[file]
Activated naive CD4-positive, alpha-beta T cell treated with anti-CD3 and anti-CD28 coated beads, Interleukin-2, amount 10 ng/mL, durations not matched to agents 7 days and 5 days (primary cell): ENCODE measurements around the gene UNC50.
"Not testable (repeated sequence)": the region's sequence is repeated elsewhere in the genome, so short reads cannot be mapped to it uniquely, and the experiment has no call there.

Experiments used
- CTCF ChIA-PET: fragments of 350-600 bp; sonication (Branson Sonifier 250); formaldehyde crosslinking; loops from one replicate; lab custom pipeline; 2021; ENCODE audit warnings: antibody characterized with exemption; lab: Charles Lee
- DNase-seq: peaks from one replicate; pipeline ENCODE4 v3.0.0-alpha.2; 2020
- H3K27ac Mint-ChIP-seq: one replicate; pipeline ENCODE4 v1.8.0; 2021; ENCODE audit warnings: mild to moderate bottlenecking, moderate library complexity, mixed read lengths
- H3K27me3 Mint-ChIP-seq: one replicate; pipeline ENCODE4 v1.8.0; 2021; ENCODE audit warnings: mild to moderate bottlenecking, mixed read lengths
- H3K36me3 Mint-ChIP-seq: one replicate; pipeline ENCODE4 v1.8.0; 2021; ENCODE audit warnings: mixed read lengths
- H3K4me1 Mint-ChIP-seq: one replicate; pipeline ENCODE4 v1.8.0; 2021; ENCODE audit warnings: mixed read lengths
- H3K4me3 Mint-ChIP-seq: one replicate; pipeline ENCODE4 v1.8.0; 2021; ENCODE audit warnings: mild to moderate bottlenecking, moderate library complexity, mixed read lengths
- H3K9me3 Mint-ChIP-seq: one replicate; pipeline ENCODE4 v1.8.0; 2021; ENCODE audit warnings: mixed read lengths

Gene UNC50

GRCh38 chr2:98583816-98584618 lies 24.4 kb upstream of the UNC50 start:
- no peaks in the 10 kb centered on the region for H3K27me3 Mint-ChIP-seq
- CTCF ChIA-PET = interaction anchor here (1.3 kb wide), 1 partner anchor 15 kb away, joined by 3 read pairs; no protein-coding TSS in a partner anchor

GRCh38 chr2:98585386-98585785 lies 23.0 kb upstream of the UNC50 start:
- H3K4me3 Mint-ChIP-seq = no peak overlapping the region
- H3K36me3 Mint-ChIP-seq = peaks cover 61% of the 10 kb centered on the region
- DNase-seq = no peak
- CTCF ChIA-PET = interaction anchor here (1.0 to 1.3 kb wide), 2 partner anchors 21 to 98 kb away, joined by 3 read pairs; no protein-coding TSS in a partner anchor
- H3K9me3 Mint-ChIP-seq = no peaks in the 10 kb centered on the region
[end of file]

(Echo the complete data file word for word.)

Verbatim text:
Activated naive CD4-positive, alpha-beta T cell treated with anti-CD3 and anti-CD28 coated beads, Interleukin-2, amount 10 ng/mL, durations not matched to agents 7 days and 5 days (primary cell): ENCODE measurements around the gene UNC50.
"Not testable (repeated sequence)": the region's sequence is repeated elsewhere in the genome, so short reads cannot be mapped to it uniquely, and the experiment has no call there.

Experiments used
- CTCF ChIA-PET: fragments of 350-600 bp; sonication (Branson Sonifier 250); formaldehyde crosslinking; loops from one replicate; lab custom pipeline; 2021; ENCODE audit warnings: antibody characterized with exemption; lab: Charles Lee
- DNase-seq: peaks from one replicate; pipeline ENCODE4 v3.0.0-alpha.2; 2020
- H3K27ac Mint-ChIP-seq: one replicate; pipeline ENCODE4 v1.8.0; 2021; ENCODE audit warnings: mild to moderate bottlenecking, moderate library complexity, mixed read lengths
- H3K27me3 Mint-ChIP-seq: one replicate; pipeline ENCODE4 v1.8.0; 2021; ENCODE audit warnings: mild to moderate bottlenecking, mixed read lengths
- H3K36me3 Mint-ChIP-seq: one replicate; pipeline ENCODE4 v1.8.0; 2021; ENCODE audit warnings: mixed read lengths
- H3K4me1 Mint-ChIP-seq: one replicate; pipeline ENCODE4 v1.8.0; 2021; ENCODE audit warnings: mixed read lengths
- H3K4me3 Mint-ChIP-seq: one replicate; pipeline ENCODE4 v1.8.0; 2021; ENCODE audit warnings: mild to moderate bottlenecking, moderate library complexity, mixed read lengths
- H3K9me3 Mint-ChIP-seq: one replicate; pipeline ENCODE4 v1.8.0; 2021; ENCODE audit warnings: mixed read lengths

Gene UNC50

GRCh38 chr2:98583816-98584618 lies 24.4 kb upstream of the UNC50 start:
- no peaks in the 10 kb centered on the region for H3K27me3 Mint-ChIP-seq
- CTCF ChIA-PET = interaction anchor here (1.3 kb wide), 1 partner anchor 15 kb away, joined by 3 read pairs; no protein-coding TSS in a partner anchor

GRCh38 chr2:98585386-98585785 lies 23.0 kb upstream of the UNC50 start:
- H3K4me3 Mint-ChIP-seq = no peak overlapping the region
- H3K36me3 Mint-ChIP-seq = peaks cover 61% of the 10 kb centered on the region
- DNase-seq = no peak
- CTCF ChIA-PET = interaction anchor here (1.0 to 1.3 kb wide), 2 partner anchors 21 to 98 kb away, joined by 3 read pairs; no protein-coding TSS in a partner anchor
- H3K9me3 Mint-ChIP-seq = no peaks in the 10 kb centered on the region